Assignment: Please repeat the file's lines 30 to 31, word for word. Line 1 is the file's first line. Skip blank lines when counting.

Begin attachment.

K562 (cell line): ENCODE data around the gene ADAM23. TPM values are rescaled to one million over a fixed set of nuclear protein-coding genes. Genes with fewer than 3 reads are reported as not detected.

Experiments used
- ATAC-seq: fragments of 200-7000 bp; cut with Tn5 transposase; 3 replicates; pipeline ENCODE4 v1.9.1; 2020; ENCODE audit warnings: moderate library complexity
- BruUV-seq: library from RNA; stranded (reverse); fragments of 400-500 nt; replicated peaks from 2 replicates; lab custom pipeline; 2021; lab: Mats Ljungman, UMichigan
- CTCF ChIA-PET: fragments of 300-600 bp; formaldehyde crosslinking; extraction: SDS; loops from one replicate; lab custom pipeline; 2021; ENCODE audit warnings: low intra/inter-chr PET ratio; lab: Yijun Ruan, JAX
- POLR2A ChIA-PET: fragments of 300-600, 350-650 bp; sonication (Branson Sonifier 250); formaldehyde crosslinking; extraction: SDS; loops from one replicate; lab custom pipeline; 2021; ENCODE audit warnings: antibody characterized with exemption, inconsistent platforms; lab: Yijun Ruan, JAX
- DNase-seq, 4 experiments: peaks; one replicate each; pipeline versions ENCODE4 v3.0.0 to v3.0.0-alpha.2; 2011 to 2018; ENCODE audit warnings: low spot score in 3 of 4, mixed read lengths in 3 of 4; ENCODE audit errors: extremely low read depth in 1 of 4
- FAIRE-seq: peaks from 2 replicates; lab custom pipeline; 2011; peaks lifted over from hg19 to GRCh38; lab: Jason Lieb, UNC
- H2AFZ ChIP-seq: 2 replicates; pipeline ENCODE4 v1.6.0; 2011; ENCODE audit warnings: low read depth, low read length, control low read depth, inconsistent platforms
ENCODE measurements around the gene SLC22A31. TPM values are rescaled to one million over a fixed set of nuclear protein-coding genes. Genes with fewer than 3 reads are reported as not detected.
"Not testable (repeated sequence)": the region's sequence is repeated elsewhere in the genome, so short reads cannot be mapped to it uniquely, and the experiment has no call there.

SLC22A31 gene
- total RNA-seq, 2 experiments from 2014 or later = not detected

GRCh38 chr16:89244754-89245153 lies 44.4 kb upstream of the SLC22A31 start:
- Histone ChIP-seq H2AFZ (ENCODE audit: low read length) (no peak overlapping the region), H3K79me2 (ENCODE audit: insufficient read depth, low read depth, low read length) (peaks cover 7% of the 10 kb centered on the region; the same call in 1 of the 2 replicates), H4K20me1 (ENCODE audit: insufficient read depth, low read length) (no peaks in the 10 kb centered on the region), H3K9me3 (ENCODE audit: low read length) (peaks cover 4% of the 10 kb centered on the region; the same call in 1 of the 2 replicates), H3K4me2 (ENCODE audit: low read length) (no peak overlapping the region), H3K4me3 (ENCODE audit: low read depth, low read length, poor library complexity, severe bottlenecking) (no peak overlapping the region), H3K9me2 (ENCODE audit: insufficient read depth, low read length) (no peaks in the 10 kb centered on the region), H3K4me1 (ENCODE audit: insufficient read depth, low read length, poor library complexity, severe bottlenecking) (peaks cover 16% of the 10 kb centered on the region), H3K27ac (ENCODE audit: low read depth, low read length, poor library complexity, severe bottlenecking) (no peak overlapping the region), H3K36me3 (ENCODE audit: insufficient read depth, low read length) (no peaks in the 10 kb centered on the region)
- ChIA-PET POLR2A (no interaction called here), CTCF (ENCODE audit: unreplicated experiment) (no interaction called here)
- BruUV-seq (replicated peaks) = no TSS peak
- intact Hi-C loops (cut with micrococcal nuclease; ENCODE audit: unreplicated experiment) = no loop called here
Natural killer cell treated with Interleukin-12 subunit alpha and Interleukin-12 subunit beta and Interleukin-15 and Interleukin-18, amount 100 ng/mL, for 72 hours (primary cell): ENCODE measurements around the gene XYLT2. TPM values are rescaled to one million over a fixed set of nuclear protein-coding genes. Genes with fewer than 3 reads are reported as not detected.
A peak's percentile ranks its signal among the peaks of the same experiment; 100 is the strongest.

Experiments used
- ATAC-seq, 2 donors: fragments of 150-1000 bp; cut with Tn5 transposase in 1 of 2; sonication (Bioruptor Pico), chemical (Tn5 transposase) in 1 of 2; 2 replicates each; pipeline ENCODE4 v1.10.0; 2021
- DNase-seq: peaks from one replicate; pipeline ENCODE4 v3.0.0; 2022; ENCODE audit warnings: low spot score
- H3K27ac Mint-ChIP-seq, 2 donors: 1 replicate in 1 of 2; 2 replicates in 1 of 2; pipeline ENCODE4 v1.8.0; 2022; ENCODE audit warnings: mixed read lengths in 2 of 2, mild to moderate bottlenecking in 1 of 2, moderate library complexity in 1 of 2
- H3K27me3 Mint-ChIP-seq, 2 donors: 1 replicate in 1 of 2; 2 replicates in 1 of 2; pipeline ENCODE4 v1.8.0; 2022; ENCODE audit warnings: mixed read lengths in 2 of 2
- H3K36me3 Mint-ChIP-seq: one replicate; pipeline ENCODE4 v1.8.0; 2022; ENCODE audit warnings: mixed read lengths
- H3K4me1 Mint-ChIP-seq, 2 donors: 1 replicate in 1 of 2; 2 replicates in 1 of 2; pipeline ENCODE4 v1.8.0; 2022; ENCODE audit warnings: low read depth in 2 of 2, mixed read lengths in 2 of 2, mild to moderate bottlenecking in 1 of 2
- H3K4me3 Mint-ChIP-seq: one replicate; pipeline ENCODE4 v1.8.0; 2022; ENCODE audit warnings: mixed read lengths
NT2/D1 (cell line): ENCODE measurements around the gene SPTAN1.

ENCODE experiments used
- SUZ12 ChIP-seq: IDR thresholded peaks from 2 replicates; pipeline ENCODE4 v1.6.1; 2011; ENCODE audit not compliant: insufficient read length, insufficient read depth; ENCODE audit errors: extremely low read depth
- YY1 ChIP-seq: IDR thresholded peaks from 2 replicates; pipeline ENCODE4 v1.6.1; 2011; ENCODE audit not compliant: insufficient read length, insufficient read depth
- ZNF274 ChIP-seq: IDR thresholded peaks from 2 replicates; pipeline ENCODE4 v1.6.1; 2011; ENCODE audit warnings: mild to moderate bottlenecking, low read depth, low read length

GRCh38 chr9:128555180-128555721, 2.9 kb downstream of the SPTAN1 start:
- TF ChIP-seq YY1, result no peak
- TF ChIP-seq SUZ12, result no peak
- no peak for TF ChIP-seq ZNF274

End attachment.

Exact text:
ENCODE experiments used
- SUZ12 ChIP-seq: IDR thresholded peaks from 2 replicates; pipeline ENCODE4 v1.6.1; 2011; ENCODE audit not compliant: insufficient read length, insufficient read depth; ENCODE audit errors: extremely low read depth